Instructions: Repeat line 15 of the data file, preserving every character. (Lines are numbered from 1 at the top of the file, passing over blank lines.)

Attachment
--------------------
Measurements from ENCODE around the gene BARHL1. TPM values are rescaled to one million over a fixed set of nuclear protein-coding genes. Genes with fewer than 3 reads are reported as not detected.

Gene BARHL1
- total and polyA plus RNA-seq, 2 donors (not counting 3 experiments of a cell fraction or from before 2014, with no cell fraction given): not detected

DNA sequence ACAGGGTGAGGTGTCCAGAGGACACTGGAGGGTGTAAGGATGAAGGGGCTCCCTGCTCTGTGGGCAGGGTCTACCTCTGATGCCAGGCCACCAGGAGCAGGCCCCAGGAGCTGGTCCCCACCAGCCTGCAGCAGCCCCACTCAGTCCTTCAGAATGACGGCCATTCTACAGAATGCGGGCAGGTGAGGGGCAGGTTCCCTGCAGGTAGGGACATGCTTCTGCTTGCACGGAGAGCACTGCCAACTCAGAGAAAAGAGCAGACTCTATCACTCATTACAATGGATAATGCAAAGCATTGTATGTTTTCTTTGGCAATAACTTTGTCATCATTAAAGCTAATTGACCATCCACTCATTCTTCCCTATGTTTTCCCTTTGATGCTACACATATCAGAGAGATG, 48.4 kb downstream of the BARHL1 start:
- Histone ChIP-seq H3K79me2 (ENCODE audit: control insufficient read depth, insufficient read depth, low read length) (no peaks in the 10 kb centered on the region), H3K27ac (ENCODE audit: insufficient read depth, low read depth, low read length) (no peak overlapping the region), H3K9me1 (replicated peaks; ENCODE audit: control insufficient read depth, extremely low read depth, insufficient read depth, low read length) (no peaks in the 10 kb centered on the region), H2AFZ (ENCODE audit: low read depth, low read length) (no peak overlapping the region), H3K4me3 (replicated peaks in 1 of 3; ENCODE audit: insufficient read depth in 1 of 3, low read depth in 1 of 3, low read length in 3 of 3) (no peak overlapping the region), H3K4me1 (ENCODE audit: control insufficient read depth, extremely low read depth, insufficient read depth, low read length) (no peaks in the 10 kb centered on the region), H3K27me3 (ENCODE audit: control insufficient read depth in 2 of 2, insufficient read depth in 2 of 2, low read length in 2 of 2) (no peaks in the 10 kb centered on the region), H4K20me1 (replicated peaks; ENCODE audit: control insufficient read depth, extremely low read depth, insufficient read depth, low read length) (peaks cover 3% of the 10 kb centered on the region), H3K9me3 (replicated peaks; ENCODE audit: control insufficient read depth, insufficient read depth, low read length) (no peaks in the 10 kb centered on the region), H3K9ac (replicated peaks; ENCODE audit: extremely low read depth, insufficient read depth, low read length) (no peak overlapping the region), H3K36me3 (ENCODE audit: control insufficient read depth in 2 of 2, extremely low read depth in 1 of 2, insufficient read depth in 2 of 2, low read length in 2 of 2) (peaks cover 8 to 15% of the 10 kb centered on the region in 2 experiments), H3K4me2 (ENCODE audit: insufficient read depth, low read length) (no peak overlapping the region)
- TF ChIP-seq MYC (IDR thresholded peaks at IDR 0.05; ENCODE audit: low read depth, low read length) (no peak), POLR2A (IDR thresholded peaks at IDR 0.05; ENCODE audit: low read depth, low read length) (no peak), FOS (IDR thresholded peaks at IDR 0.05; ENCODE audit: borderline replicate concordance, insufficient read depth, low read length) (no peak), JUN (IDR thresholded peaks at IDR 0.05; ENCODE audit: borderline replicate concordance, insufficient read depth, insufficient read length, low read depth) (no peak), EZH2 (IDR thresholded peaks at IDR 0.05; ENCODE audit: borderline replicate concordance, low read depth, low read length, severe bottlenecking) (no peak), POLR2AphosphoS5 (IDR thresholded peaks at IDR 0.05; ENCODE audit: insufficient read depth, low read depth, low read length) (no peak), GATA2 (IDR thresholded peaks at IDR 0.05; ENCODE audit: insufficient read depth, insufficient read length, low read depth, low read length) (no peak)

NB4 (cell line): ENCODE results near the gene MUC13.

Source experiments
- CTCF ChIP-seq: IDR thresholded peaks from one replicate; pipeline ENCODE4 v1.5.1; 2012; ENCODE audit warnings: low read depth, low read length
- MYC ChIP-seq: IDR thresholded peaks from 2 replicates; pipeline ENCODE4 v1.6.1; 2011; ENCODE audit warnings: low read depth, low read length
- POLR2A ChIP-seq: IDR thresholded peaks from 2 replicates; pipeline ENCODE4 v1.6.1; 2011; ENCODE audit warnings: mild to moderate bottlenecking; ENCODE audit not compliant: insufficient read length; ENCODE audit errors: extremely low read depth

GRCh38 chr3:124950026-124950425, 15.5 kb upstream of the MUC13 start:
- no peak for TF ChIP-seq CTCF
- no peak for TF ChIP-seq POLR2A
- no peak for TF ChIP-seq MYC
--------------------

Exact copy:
- no peak for TF ChIP-seq MYC